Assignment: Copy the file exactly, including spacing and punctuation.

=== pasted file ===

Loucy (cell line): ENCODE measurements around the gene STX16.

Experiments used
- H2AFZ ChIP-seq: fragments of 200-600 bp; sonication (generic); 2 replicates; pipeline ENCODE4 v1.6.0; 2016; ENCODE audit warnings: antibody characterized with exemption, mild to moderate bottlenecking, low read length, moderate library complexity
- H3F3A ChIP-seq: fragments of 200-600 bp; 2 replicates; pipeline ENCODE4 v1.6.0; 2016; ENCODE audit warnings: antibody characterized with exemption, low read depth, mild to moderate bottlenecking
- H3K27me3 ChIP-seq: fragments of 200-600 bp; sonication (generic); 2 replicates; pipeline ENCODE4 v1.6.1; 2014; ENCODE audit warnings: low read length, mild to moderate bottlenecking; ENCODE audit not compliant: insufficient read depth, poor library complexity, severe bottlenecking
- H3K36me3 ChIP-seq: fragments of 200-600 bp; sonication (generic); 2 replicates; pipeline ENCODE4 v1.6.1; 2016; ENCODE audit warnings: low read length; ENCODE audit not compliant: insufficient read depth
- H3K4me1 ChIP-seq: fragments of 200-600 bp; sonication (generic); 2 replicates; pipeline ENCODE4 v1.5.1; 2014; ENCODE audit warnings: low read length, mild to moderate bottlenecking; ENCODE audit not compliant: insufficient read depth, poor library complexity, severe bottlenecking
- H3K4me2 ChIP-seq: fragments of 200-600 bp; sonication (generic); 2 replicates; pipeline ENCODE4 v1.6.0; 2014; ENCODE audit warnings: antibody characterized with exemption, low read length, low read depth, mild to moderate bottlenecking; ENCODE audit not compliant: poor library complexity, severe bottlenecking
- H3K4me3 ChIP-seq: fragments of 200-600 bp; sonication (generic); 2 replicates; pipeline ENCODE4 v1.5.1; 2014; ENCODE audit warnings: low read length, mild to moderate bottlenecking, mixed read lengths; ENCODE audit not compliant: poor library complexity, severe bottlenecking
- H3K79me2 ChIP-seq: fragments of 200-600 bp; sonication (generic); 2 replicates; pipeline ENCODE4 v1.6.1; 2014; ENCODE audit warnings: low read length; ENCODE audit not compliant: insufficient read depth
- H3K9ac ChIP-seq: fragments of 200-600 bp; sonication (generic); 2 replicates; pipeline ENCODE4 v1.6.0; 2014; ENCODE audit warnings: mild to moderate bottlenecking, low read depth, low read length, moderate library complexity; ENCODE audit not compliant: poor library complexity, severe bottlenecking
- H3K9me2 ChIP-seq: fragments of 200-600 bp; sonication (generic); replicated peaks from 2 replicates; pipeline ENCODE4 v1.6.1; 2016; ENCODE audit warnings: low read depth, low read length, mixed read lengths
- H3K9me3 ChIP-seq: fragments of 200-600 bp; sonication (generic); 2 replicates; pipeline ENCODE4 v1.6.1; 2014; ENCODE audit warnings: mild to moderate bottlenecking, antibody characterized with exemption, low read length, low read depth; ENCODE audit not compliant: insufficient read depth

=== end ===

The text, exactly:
Loucy (cell line): ENCODE measurements around the gene STX16.

Experiments used
- H2AFZ ChIP-seq: fragments of 200-600 bp; sonication (generic); 2 replicates; pipeline ENCODE4 v1.6.0; 2016; ENCODE audit warnings: antibody characterized with exemption, mild to moderate bottlenecking, low read length, moderate library complexity
- H3F3A ChIP-seq: fragments of 200-600 bp; 2 replicates; pipeline ENCODE4 v1.6.0; 2016; ENCODE audit warnings: antibody characterized with exemption, low read depth, mild to moderate bottlenecking
- H3K27me3 ChIP-seq: fragments of 200-600 bp; sonication (generic); 2 replicates; pipeline ENCODE4 v1.6.1; 2014; ENCODE audit warnings: low read length, mild to moderate bottlenecking; ENCODE audit not compliant: insufficient read depth, poor library complexity, severe bottlenecking
- H3K36me3 ChIP-seq: fragments of 200-600 bp; sonication (generic); 2 replicates; pipeline ENCODE4 v1.6.1; 2016; ENCODE audit warnings: low read length; ENCODE audit not compliant: insufficient read depth
- H3K4me1 ChIP-seq: fragments of 200-600 bp; sonication (generic); 2 replicates; pipeline ENCODE4 v1.5.1; 2014; ENCODE audit warnings: low read length, mild to moderate bottlenecking; ENCODE audit not compliant: insufficient read depth, poor library complexity, severe bottlenecking
- H3K4me2 ChIP-seq: fragments of 200-600 bp; sonication (generic); 2 replicates; pipeline ENCODE4 v1.6.0; 2014; ENCODE audit warnings: antibody characterized with exemption, low read length, low read depth, mild to moderate bottlenecking; ENCODE audit not compliant: poor library complexity, severe bottlenecking
- H3K4me3 ChIP-seq: fragments of 200-600 bp; sonication (generic); 2 replicates; pipeline ENCODE4 v1.5.1; 2014; ENCODE audit warnings: low read length, mild to moderate bottlenecking, mixed read lengths; ENCODE audit not compliant: poor library complexity, severe bottlenecking
- H3K79me2 ChIP-seq: fragments of 200-600 bp; sonication (generic); 2 replicates; pipeline ENCODE4 v1.6.1; 2014; ENCODE audit warnings: low read length; ENCODE audit not compliant: insufficient read depth
- H3K9ac ChIP-seq: fragments of 200-600 bp; sonication (generic); 2 replicates; pipeline ENCODE4 v1.6.0; 2014; ENCODE audit warnings: mild to moderate bottlenecking, low read depth, low read length, moderate library complexity; ENCODE audit not compliant: poor library complexity, severe bottlenecking
- H3K9me2 ChIP-seq: fragments of 200-600 bp; sonication (generic); replicated peaks from 2 replicates; pipeline ENCODE4 v1.6.1; 2016; ENCODE audit warnings: low read depth, low read length, mixed read lengths
- H3K9me3 ChIP-seq: fragments of 200-600 bp; sonication (generic); 2 replicates; pipeline ENCODE4 v1.6.1; 2014; ENCODE audit warnings: mild to moderate bottlenecking, antibody characterized with exemption, low read length, low read depth; ENCODE audit not compliant: insufficient read depth